“Scots resident can’t believe his eyes after spotting ‘mermaid’ swimming on flooded street – Glasgow streets badly hit by torrential downpours.” Daily Record – 10 August 2021
The next evolutionary stage in response to climate change?
La Sirena welcomes further sightings of Sirens in the shape of Fortean clippings, photographs, found objects, collage, painting, drawing or in any other manner in which they may choose to manifest themselves.
‘Poetry must be made by all’ – Isidore Ducasse, Comte de Lautréamont
Collective creativity has been and remains a constant throughout the history of surrealism. We propose an enquiry into the ‘poetry made by all’.
This enquiry is directed at the international surrealist community in the first instance, and particularly at groups, but replies are welcome from all. We are aware of groups who have participated in communal creation as part of their daily social lives, sometimes over lifetimes, and of individuals who have interacted only intermittently and at a distance. We are also interested in relevant experiences in areas of creative endeavour that may involve group activity by their nature, surrealist or not: drama, music and film.
We propose the following questions:
What is the special power of collective creativity?
What are the dangers of engaging in collective creativity?
Does collective creativity require collective improvisation?
What are the effects of space (location) and time (duration) on collective creativity?
Responses to the La Sirena editorial address below by 15th October 2021, please. Participants are encouraged to also include examples of their collective activity (exquisite corpses, games, collective poems etc) or/and photographs of collective activity/group shots. All participants’ submissions will be collated and featured on the blog (unless advised otherwise).
La Sirena is a small group of surrealists that formed during the Covid lockdown. Members include: Doug Campbell, Taya King, Daina Kopp and Darren Thomas, who are located in England, Scotland and the United States. Meeting once a week via an online platform, they produced a manifesto, shared research, made collaborative art and managed a collective excursion to a group of islands off the coast of Italy. All without leaving home.
In our initial manifesto discussions, La Sirena was suggested as a space, something that we all responded to, which led to the question, what kind of a space is it? (Dimensions, climate, ecology, government, natural resources, ethnic groups, languages, arts, sports, cuisine…) Where do the sirens meet? Where do we go when we meet?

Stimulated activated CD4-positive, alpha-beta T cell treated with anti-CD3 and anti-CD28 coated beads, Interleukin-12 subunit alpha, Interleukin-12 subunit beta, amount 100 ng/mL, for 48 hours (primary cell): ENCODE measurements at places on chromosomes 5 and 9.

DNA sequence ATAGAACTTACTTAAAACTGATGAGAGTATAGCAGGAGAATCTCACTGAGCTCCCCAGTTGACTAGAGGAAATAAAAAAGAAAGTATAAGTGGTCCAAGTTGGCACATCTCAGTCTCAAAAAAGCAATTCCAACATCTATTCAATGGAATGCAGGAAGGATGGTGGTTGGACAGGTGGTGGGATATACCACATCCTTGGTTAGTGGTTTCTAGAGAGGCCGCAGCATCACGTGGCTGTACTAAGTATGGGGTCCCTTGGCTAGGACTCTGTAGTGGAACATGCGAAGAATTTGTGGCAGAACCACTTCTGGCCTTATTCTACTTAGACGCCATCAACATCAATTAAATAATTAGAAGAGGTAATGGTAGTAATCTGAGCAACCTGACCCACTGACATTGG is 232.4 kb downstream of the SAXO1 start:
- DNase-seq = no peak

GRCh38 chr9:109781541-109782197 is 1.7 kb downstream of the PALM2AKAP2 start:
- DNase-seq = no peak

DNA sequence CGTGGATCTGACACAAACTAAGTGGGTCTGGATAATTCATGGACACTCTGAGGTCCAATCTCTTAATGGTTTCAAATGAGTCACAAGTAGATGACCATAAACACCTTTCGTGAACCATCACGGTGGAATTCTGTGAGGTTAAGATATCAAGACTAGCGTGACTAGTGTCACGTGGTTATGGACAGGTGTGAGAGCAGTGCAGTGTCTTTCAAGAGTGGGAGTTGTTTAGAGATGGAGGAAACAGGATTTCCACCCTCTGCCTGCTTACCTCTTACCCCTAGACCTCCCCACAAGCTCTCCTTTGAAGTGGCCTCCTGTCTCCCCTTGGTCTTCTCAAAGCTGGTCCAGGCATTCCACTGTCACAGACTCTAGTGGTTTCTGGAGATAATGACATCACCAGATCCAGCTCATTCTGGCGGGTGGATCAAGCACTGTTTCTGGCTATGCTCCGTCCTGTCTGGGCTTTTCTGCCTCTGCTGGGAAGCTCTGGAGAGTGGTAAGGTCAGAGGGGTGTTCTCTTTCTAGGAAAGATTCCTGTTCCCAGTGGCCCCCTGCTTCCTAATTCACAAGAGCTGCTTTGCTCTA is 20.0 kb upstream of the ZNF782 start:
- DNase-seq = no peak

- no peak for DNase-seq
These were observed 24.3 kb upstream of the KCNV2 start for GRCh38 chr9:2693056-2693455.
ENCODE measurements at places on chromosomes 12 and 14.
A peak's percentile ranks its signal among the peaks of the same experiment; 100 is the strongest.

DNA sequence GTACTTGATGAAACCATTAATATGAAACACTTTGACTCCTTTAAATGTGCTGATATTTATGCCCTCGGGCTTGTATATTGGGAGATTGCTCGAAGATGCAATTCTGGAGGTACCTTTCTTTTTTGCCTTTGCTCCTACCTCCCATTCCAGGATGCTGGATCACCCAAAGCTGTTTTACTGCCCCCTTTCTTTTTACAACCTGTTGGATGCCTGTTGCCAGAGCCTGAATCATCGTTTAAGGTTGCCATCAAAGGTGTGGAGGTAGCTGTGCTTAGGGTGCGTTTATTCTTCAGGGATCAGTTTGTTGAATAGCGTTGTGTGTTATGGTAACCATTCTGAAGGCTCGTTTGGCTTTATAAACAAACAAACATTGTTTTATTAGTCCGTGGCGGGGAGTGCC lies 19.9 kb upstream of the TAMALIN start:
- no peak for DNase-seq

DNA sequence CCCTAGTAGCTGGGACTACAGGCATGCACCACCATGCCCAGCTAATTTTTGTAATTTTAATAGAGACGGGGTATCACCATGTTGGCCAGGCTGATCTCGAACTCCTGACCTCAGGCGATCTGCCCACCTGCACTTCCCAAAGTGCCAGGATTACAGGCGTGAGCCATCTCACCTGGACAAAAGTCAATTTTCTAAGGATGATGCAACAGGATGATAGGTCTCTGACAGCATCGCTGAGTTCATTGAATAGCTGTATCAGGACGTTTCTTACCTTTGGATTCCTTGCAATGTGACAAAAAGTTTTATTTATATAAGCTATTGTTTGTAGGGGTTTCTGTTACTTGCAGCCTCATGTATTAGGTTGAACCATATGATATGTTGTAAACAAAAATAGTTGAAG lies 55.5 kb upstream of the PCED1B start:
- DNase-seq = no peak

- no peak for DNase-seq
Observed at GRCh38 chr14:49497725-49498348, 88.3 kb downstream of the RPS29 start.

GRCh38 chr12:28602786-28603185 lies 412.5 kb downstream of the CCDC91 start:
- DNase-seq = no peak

We suggest that this meeting place is not a virtual place that may be defined in terms of applications, bits of information passing through wifi and routers, but instead a space created collectively. The kind of collective space that has always existed, ever since it was simply any cave deep enough to hide the sun. A space that exists in the minds of friends in a way that is as real as the spaces in which we eat and sleep, as the recurring memories and dreams of familiar living spaces, homes, institutions and landscapes. It is the dwelling place of the third mind that exists when two do creative work together…or the fourth mind, or the sixth and so on. It is the shared memory palace of George Du Maurier’s Peter Ibbetson (1892).
Describing these temporary zones as ‘virtual’ is to miss the point. They exist in shared experiences and understanding, the kind of conversation that you pick up after decades without missing a beat. It might be a cafe, a bar, a nightclub, a phone call, a fanzine, even the type-written amateur press association mailings of the nineteen thirties. As much or as little as that. When it matters it is the space of poetry as much as the poetics of space. To travel to such a space, at any time, regardless of circumstance, is not nothing. To travel through surrealist space to a surrealist place is always an adventure.
In a group meeting, it was proposed that we name our shared space ‘Sirenusa’, after a cluster of three big rocks off the Amalfi coast, one of the many reputed homes of the sirens, the inspiring muses of La Sirena. It emerged that Rudolph Nureyev (Russian ballet dancer, choreographer and actor, 1938-93) had owned and lived on one of these islands towards the end of his life. These and other associations were enough to set the imagination of the group on fire, in a frenzy of creativity documented herewith.
Maurier, G. D. (1892) Peter Ibbetson. London:Osgood, Mcilvaine.